If possible, listen to the original recording to get a feel for the timing of the song. If you are a beginner, not everything is going to sound the way you want it. Playing guitar is not easy, especially early on. Keep practicing, and in time, you will start to sound like a pro.
Source by Gary E Kerkow
You might think it’s impossible to learn every note on the guitar in under ten minutes. After all, there are six strings and up to 22 frets – that’s up to 132 notes! Fortunately there are some systems you can use to make it much easier.
STEP ONE – NAMES OF THE STRINGS
The first thing you need to do is memorize the names of the strings. Maybe you already know that the thickest string is called ‘E’. So when you play this string without placing a finger on any fret, the note you are playing is ‘E’. Playing a note without fretting it is also called playing an ‘open’ string.
The second thickest string is called the ‘A string’. When you play that string without fretting it, you are playing a ‘A’ note.
The string names in order from the thickest to the thinnest are: E, A, D, G, B, E (The first E is sometimes called ‘low E’ and the second is sometimes called ‘high E’. It’s easier to memorize these string names if you make up a sentence based on the letters of the strings. For example, one of my students made the following sentence: “Every Angry Dog Growls, Barks, Eats”. It may help you to remember it if you make up your own sentence.
Now that you have the string names memorized let’s move on.
STEP TWO – THE MUSICAL ALPHABET
The musical alphabet goes from A to G. The sequence then repeats. So the note after G is A. In other words, it goes like this: A, B, C, D, E, F, G, A, B, C…etc. The second A is an octave higher than the first A.
STEP THREE – THE ONE FRET, TWO FRET TRICK
Any two consecutive notes in the musical alphabet are either one or two frets away from each other. To make this more clear I’ll give you a couple of examples.
Play the second fret on the G string (remember it’s the fourth thickest string). This is an A note that you are playing.
The distance between A and B is two frets so if you move up two frets (to the fourth fret) on that same string you will be playing a B note. The distance between B and C is only one fret so if you move up one more fret to the fifth fret you’ll be playing a C note.
As I mentioned, ALL consecutive notes have either one or two frets between them. B and C are only one fret apart. E and F are also only one fret apart. Every other pair of consecutive notes has two frets between them.
STEP FOUR – PUTTING IT ALL TOGETHER
You know what all the open strings are and you know the distance between the notes.
So if you think about it you have all the information you need to figure out any note on the fretboard. Let’s try some examples.
Let’s say you want to find an A note on the high E string (the thinnest string). You already know that if you play the note open (ie. without placing fingers on any frets) then that note is an E. You also know that the distance between E and F is only one fret. So that means if you move your finger up one fret to the first fret then that note is an F.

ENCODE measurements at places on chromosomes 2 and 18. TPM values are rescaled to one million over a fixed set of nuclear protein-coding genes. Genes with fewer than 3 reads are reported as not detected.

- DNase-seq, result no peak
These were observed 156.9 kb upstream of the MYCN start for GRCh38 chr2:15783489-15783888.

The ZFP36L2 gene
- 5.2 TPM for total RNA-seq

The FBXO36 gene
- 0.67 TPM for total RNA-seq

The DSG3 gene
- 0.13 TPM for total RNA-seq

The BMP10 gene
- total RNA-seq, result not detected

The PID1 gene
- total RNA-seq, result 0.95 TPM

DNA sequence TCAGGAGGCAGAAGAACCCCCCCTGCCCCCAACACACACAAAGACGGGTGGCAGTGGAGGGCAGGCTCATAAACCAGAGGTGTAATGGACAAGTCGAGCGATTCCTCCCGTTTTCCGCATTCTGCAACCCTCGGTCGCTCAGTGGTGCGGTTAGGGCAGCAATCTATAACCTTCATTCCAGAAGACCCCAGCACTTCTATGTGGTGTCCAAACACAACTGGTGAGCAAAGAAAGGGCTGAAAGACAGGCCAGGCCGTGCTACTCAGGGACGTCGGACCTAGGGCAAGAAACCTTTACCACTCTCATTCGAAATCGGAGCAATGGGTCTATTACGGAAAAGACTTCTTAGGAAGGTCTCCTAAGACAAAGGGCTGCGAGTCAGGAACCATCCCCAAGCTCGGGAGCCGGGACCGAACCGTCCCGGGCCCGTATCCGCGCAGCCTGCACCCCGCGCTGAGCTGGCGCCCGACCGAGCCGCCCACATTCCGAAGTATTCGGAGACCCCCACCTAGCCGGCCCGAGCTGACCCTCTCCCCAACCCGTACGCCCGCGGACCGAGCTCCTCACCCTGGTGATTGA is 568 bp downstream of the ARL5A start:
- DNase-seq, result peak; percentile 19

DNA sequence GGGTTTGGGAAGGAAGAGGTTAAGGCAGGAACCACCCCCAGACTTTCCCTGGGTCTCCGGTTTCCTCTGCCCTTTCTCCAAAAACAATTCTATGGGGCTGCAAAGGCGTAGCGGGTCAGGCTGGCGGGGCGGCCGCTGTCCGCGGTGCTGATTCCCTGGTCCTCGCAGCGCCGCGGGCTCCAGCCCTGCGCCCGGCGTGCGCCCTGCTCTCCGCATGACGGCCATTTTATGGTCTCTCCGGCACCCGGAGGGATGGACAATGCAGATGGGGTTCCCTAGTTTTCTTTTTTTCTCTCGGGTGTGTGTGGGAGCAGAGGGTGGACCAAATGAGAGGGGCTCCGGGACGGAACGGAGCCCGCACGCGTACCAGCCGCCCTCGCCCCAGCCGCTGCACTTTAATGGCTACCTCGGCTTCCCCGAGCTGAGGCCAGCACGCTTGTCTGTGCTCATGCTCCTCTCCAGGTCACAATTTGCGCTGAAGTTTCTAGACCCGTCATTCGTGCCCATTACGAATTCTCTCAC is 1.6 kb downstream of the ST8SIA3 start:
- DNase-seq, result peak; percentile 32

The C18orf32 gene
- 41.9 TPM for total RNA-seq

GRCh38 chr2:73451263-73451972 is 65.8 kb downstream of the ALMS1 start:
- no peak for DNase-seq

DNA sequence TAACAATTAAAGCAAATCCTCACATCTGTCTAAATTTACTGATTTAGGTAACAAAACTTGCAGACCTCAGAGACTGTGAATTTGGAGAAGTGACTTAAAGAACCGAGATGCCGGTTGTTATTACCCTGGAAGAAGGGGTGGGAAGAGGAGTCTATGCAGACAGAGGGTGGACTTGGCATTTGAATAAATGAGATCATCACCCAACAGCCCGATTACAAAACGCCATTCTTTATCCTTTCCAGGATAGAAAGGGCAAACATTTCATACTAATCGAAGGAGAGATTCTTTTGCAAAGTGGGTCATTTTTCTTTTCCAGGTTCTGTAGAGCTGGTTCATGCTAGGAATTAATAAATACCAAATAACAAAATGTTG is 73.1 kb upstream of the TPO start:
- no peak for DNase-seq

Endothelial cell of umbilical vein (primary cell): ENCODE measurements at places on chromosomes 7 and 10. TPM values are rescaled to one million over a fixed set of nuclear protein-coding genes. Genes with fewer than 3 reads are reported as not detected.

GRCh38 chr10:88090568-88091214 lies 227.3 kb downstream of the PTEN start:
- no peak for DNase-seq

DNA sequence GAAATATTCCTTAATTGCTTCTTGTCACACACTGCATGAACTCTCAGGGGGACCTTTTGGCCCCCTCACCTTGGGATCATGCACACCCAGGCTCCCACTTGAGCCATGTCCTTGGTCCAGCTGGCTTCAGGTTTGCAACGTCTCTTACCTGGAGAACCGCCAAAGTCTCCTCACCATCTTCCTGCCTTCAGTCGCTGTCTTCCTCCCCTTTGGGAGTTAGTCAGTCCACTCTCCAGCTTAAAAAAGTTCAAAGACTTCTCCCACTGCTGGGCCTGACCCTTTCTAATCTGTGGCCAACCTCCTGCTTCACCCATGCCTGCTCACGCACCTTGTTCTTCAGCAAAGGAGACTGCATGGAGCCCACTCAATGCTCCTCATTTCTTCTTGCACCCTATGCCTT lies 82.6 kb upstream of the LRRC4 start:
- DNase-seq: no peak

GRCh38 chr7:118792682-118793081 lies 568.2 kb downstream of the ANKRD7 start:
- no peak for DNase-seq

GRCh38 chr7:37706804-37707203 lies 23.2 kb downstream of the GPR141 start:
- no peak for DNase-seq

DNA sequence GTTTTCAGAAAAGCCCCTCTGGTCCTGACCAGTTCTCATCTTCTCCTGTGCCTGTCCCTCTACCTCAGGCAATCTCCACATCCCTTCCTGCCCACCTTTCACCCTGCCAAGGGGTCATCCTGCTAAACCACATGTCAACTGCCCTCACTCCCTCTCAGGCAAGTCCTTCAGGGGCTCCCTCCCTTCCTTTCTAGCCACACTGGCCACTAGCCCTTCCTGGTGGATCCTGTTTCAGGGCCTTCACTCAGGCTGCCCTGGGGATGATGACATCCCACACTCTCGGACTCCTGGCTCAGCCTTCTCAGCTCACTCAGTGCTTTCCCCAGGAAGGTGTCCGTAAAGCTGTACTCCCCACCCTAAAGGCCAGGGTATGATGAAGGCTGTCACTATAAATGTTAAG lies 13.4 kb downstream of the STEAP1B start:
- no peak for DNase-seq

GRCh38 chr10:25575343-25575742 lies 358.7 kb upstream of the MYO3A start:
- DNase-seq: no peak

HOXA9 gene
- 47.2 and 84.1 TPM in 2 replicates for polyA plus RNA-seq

Now the distance between F and G is two frets. So you need to move your finger up two frets to the third fret to play a G. Finally, the distance between G and A is also two frets. When you move up two more frets to the fifth fret you will be playing an A.
Lets do one more example. Say you want to find the F note on the D string. You start by playing the open D. Since the distance between D and E is two frets you’ll need to move up to the second fret to find E. The distance between E and F is only one fret so you would move up one more fret to the third fret to find the F note.
A SHORTCUT TO MAKE THINGS A LITTLE EASIER
Here’s a bit of knowledge that will make figuring out notes higher up the fretboard much quicker and easier. The twelfth fret is usually marked with two dots because it is special. The notes at the twelfth fret are the same as the open strings. That means that if you play the twelfth fret on the B string you are playing a B. It’s just an octave higher than the open string.
If you’re trying to figure out a note on the fourteenth fret, it’s much easier to start from the twelfth rather than the open. The same thing is true if you are trying to find a note on the tenth fret. Just start at the twelfth and work backwards.
SHARPS AND FLATS
So if there are two frets between an A and a B what is the fret in between those two notes called?
To understand that you have to know what sharps and flats are. To play a sharp note you just move up one fret. So to play an A sharp you just move up to the next higher fret. So since the second fret on the G string is an A that means the third fret is an A sharp. The sharp symbol looks like a number sign. (#)
To play a flat you move down one fret. That means the first fret on the G string is an A flat. The flat symbol looks like an italic lowercase ‘b’.
That fills in all the holes in the fretboard you may have noticed.
So you can see that it’s possible to figure out any note on the fretboard. Don’t worry if it takes a while to do it now. It gets much easier with just a little practice.
Best of luck to you!
Source by Brian D